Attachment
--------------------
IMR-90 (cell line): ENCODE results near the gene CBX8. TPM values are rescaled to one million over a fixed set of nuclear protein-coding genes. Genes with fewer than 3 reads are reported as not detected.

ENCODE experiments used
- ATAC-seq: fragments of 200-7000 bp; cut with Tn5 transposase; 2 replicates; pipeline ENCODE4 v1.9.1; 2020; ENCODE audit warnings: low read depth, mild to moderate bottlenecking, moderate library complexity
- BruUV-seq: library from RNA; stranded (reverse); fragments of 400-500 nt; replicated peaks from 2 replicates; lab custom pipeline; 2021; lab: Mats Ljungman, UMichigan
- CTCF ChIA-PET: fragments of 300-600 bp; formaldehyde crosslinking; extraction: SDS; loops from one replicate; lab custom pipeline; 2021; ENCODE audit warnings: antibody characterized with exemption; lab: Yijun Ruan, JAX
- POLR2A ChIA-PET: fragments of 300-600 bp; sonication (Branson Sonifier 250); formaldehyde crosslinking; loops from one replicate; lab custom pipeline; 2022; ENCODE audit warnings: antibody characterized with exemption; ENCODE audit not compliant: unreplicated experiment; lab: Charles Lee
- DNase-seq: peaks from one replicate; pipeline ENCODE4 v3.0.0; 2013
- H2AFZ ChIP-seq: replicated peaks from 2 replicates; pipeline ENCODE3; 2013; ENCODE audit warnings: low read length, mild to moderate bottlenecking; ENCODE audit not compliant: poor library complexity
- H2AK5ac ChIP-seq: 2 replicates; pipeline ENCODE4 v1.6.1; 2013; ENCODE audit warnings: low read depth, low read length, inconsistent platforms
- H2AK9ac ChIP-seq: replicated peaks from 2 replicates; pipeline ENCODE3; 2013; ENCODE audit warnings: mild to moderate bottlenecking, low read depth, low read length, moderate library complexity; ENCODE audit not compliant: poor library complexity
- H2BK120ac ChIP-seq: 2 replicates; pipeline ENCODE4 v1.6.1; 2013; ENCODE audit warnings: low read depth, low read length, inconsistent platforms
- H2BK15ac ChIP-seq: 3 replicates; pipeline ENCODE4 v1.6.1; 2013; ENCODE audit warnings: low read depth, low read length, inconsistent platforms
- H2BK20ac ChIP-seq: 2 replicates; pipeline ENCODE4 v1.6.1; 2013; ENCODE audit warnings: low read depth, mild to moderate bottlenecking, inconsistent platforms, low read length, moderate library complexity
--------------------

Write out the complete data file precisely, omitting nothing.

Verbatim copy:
IMR-90 (cell line): ENCODE results near the gene CBX8. TPM values are rescaled to one million over a fixed set of nuclear protein-coding genes. Genes with fewer than 3 reads are reported as not detected.

ENCODE experiments used
- ATAC-seq: fragments of 200-7000 bp; cut with Tn5 transposase; 2 replicates; pipeline ENCODE4 v1.9.1; 2020; ENCODE audit warnings: low read depth, mild to moderate bottlenecking, moderate library complexity
- BruUV-seq: library from RNA; stranded (reverse); fragments of 400-500 nt; replicated peaks from 2 replicates; lab custom pipeline; 2021; lab: Mats Ljungman, UMichigan
- CTCF ChIA-PET: fragments of 300-600 bp; formaldehyde crosslinking; extraction: SDS; loops from one replicate; lab custom pipeline; 2021; ENCODE audit warnings: antibody characterized with exemption; lab: Yijun Ruan, JAX
- POLR2A ChIA-PET: fragments of 300-600 bp; sonication (Branson Sonifier 250); formaldehyde crosslinking; loops from one replicate; lab custom pipeline; 2022; ENCODE audit warnings: antibody characterized with exemption; ENCODE audit not compliant: unreplicated experiment; lab: Charles Lee
- DNase-seq: peaks from one replicate; pipeline ENCODE4 v3.0.0; 2013
- H2AFZ ChIP-seq: replicated peaks from 2 replicates; pipeline ENCODE3; 2013; ENCODE audit warnings: low read length, mild to moderate bottlenecking; ENCODE audit not compliant: poor library complexity
- H2AK5ac ChIP-seq: 2 replicates; pipeline ENCODE4 v1.6.1; 2013; ENCODE audit warnings: low read depth, low read length, inconsistent platforms
- H2AK9ac ChIP-seq: replicated peaks from 2 replicates; pipeline ENCODE3; 2013; ENCODE audit warnings: mild to moderate bottlenecking, low read depth, low read length, moderate library complexity; ENCODE audit not compliant: poor library complexity
- H2BK120ac ChIP-seq: 2 replicates; pipeline ENCODE4 v1.6.1; 2013; ENCODE audit warnings: low read depth, low read length, inconsistent platforms
- H2BK15ac ChIP-seq: 3 replicates; pipeline ENCODE4 v1.6.1; 2013; ENCODE audit warnings: low read depth, low read length, inconsistent platforms
- H2BK20ac ChIP-seq: 2 replicates; pipeline ENCODE4 v1.6.1; 2013; ENCODE audit warnings: low read depth, mild to moderate bottlenecking, inconsistent platforms, low read length, moderate library complexity